Its not an article about the state of the union... its straight out poking fun of it. Granted, I know that slashdot is biased (far from), but don't be surprised to see pudge (editor and slashdot code guy) come in and start fighting back.

    Me? I won't claim a side, just put on my asbestos suit and enjoy my charred marshmallow.
  • So? What about Mars? (Score:5, Interesting)

    by Sebastopol (189276) on Wednesday February 01, 2006 @04:04PM (#14619738) Homepage
    Yeah, and Bush also wants to go to Mars.

    Just cause he says it, doesn't mean it'll happen.

    Too many Republicans oppose is extremist views on science. And those that don't will someday get a disease that has a potential cure in hybrid/cloning studies, and will then oppose the agenda.

    Not panicked, yet.

    This won't be the first warning sign. Once RvW starts to bend, THEN it is time to panic.

  • The President said "egregious"? I don't buy it...
  • by stubear (130454) on Wednesday February 01, 2006 @04:06PM (#14619769)
    ...but I find it rather hypocritical when many slashbots trash corporations for creating genetically modified foods yet they see absolutely no problem creating genetically modified people. Either genetic modification is OK or it isn't, do we really need decisions made on the basis of how much you hate someone?
    • by raygundan (16760) on Wednesday February 01, 2006 @04:14PM (#14619875) Homepage
      If you have examples of the same people making both arguments, you have a point. Otherwise, just chalk it up to the fact that a bazillion people post here, and it's likely there are a lot of people on both sides of the issue. "Slashdot" is not a guy with two sets of opinions that contradict, it's a lot of people with their own opinions in one place.

      I'm not opposed to GM anything. I do, however, wish we'd spend a little more time testing things out before deploying them on a large scale, and a little less time suing farmers whose crops accidentally cross-pollinated with a patented GM species next door.
    • This is slashdot. Why we didn't invent the double standard, we did manage to patent it!

      Let me clue you in. Microsoft, Corporations and Bush are Evil(tm). Keep that simple fact in mind and you will be able to easily understand the apparent contradictions in the Slashdot psyche. Genetically altered foods are bad because Evil(tm) Agribusiness Corporations are behind it. Genetically altered humans are good because Evil(tm) Bush doesn't want them. See, it's simple!
      • by foreverdisillusioned (763799) on Wednesday February 01, 2006 @10:13PM (#14622840) Journal
        There's a wider variety of opinion on Slashdot than virtually any other webforum I've frequented.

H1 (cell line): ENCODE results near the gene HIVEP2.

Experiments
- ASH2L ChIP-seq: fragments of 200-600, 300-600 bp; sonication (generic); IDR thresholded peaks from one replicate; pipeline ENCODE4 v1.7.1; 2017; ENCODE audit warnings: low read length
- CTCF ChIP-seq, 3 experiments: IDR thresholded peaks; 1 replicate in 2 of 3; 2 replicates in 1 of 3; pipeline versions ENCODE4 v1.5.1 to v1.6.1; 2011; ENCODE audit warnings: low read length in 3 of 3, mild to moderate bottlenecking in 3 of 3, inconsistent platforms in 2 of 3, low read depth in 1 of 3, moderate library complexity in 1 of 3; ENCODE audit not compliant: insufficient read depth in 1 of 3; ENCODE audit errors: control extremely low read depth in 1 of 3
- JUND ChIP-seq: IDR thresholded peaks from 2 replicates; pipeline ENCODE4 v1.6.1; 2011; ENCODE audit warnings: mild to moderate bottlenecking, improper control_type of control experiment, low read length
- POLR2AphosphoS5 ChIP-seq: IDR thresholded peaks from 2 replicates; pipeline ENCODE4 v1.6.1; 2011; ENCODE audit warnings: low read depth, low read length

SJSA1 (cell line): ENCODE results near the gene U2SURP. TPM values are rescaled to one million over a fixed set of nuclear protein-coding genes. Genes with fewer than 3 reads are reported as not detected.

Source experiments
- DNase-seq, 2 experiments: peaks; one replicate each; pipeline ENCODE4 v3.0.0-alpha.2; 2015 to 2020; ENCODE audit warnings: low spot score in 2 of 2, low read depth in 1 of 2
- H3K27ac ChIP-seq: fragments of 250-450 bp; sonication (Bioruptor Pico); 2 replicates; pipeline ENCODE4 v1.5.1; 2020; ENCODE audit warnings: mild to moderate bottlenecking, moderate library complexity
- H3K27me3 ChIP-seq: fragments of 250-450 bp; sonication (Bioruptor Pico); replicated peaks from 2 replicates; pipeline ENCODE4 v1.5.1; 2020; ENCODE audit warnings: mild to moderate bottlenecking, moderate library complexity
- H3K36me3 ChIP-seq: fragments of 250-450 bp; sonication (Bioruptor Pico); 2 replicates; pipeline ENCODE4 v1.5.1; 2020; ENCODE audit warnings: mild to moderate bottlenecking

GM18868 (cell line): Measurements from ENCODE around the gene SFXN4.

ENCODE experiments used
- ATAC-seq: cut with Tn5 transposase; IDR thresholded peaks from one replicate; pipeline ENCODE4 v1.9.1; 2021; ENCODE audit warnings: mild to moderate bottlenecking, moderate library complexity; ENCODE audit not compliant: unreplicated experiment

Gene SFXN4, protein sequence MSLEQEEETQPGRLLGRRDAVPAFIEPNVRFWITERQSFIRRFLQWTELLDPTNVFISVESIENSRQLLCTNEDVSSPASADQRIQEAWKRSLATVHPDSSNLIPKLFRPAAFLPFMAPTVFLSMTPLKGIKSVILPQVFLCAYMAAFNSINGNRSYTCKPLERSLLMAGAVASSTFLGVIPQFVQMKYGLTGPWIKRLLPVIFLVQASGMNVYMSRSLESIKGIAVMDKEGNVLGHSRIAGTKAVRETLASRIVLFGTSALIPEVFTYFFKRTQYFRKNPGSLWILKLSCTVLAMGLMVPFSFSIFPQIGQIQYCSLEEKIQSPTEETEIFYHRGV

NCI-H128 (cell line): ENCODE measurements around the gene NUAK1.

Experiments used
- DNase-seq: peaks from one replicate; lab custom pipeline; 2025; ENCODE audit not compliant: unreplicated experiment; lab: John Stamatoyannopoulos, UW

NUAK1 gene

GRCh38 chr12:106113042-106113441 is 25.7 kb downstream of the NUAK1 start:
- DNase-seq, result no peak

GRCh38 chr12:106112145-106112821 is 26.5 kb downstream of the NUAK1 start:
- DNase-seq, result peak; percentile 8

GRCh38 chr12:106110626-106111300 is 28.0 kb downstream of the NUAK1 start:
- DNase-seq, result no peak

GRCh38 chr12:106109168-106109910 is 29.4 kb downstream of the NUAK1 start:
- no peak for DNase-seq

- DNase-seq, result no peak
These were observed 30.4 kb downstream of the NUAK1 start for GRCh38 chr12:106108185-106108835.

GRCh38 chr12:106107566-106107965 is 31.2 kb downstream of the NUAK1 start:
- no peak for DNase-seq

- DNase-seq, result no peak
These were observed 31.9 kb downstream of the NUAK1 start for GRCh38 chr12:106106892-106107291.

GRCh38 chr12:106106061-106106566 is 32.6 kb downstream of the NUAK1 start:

That said, there is a HUGE difference between the genetically modified crops industry and genetic medical research. Very very very few slashdotters oppose GM crops in principle. Only a science-fearing luddite would be against such a thing. HOWEVER, if you take a good look at what's happened with companies like Monsanto, you'll see why many slashdotters are against GM food companies. Monsanto makes GM seeds, farmer A plants them, next door farmer B's fields get contaminated with GM seeds deposited by animals, Monsanto successfully sues farmer B for patent infringment. I think a lot of geeks around here are against patenting genes, especially the ones who are against computer code patents. Few here object to Bush's stance against patenting human embryos. Short-term (e.g. 14 years or less) copyright, sure, but patenting code, be it genetic or computer, is just messed up. On top of this, Monsanto has developed GM seeds with terminator genes and while they have yet to put these seeds on the market, it could lead to many small-time farmers being put out of business in addition to rising food prices. It might even affect the evironment quite drastically if cross-pollinated plants turn out to be sterile or stunted.

        A lot of geeks here loved it when Bush made the declaration that we were going to Mars (though they were very rightly skeptical.) A lot of geeks here love corporations like Apple, Novel, Red Hat, even IBM. I'm all for fighting groupthink, but that doesn't mean exaggerating or inventing groupthink where none exists.

        Stop modding this shit up! It's just not true.
    • by radtea (464814) on Wednesday February 01, 2006 @04:39PM (#14620182)
      ...but I find it rather hypocritical when many slashbots trash corporations for creating genetically modified foods yet they see absolutely no problem creating genetically modified people. Either genetic modification is OK or it isn't,

      "Genetic modification" is an abstract term. It covers a vast range of disparate concretes.

      "Killing people" is an abstract term too, and most of us recognize there are situations were killing people is ok and situations where it is not. A lot of people would find the following amazingly shallow: "I find it rather hypocritical when many slashbots trash murderers for killing people yet they see absolutely no problem with soldiers killing people. Either killing people is ok or it isn't."

      There are, of course, some who take such a black-and-white stand on killing. But most mature individuals recognize that not all killing is the same--even some of the more extreme pacifists will admit that killing in self-defense as a last resort is justified.